This cartridge is not suitable for Formula E, it is though, the world's first EV
instant energy transfer system dating from 1991.
It is necessary to standardize battery cartridges, or other vehicles may not share system components. BE1, BE2 and BE3 are capable of utilizing the cartridge pictured above. This cartridge may be configured for many different voltages and storage medium. BE1 was designed to use lead-acid batteries to keep costs down. The total development cost of this car was in the region of £39,000, including a dedicated charger. A small price to pay for a world record contender that reached 90 mph using just 15Kw. The full complement of motors would have added another £6,000 to the bill and 110 mph to the speed.
However, Nickel-Cadmium and Nickel-Metal-Hydride and the new Polymer cells are now freely available and would not increase overall project costs dramatically, simply because the vehicle would undoubtedly perform so much better. I.e. the $ per mph ratio might actually improve. By way of example, many solar powered electric cars use Worley Polymer cells now offering (190Wh/kg).
At time of writing BE3 has no corporate battery sponsor. If your company would like to offer support to the BE3 project, or to collaborate on the development of the Bluebird™ Formula E energy transfer system, please contact us today. A design is on the drawing board and a patent specification in due to be filed to protect collaborative project partners and licensees.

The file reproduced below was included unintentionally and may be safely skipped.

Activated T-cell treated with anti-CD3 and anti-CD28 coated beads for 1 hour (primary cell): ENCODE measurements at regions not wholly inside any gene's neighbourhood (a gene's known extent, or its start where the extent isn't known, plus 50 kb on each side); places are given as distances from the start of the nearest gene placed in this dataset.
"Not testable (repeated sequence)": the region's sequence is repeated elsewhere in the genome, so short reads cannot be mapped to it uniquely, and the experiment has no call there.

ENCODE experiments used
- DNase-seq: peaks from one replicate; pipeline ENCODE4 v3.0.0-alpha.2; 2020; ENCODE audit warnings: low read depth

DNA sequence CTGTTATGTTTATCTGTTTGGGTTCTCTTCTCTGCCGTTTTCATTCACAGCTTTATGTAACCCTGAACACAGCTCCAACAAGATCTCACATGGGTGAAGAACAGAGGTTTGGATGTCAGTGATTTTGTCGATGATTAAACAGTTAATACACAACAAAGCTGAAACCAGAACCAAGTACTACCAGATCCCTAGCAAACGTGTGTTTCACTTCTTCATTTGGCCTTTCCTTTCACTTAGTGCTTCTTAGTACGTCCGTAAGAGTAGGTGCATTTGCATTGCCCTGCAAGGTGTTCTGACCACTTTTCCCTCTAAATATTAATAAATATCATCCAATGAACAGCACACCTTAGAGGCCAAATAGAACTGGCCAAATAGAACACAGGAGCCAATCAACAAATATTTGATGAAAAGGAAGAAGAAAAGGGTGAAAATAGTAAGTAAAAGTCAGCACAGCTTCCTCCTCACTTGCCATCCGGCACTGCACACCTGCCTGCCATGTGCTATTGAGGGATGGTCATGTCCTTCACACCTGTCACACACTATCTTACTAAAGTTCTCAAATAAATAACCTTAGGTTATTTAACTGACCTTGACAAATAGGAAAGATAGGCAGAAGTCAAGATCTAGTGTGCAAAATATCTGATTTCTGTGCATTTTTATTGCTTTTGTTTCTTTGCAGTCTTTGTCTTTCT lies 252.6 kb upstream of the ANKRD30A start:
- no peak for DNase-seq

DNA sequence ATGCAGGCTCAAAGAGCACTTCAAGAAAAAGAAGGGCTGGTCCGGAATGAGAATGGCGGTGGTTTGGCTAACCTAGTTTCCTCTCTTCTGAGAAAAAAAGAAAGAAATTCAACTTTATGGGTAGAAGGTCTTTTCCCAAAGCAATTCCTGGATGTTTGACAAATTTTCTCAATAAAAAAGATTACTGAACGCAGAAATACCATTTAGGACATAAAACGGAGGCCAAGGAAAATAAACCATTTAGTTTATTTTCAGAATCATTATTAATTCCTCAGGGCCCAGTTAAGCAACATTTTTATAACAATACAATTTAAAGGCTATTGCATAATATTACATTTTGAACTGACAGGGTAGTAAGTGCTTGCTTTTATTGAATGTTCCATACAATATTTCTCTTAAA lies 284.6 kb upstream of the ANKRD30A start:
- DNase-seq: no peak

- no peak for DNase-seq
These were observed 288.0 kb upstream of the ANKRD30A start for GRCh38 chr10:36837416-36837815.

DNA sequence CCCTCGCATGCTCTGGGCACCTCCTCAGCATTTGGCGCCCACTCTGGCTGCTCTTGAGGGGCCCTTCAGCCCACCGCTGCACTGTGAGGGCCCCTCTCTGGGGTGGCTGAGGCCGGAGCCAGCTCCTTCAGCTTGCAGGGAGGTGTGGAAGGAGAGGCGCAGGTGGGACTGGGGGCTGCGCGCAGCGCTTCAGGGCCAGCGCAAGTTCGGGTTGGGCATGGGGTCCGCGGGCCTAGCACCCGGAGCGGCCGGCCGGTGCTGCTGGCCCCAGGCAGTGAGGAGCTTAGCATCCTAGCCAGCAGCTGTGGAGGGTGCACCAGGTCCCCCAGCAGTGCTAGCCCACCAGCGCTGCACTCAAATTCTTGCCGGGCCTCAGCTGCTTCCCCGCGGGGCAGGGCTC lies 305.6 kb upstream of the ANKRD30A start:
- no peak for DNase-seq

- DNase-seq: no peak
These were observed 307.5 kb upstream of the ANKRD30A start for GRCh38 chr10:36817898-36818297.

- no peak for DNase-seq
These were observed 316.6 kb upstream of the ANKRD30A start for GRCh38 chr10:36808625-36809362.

This type of frame design is not suitable for Formula E, it is though, the world's first EV
chassis with the built in instant energy transfer system dating from 1991.
The frame of the original 'Bluebird Electric' BE1 was constructed of welded box (1"x1") and circular section mild steel tube, over which an aluminum (stressed) skin was riveted to increase its torsional stiffness. This frame was not designed for high-speed exchanges, such as will be necessary in the Formula E racing championships. The refueling cycle was around 2 minutes.
No exotic weight saving materials were necessary for the BE1 due to the simple design and the fact that this car had many times the power needed to take the LSR at that time between 1991-5. The designer was more concerned with keeping costs down where he was paying for the development from his own pocket, on a promise of reimbursement, which never came, and building the vehicle in a workshop with only hand tools and a keen eye.
In competition where weight is critical, a Formula E car would be constructed of high strength composites, such as carbon and aramid fibres. The cartridge system on the drawing board is lighter and compacted to enable rostrum success. This does not mean that one team will have the unbeatable system all to themselves. That would not be sporting.
The technology will be available to all FE teams on the same terms. Each team will be able to develop the system competitively, under the terms of a license that will be free for the first season. Contact Bluebird Marine Systems for details. Please note that there is no connection between the inventors, or Bluebird Marine Systems (ourselves) and the proposed Bluebird GTL Formula E team.
FORMULA E: TEAMS, EVENTS & CARS
Birmingham Super Prix return and the Formula E series
The Blueplanet Ecostar is long and low. It features battery cartridge refueling.
The driver sits at the rear dragster fashion, the battery cartridge is in the front
all the way to the nose cone. Check out the battery cartridge exchange sequence below.
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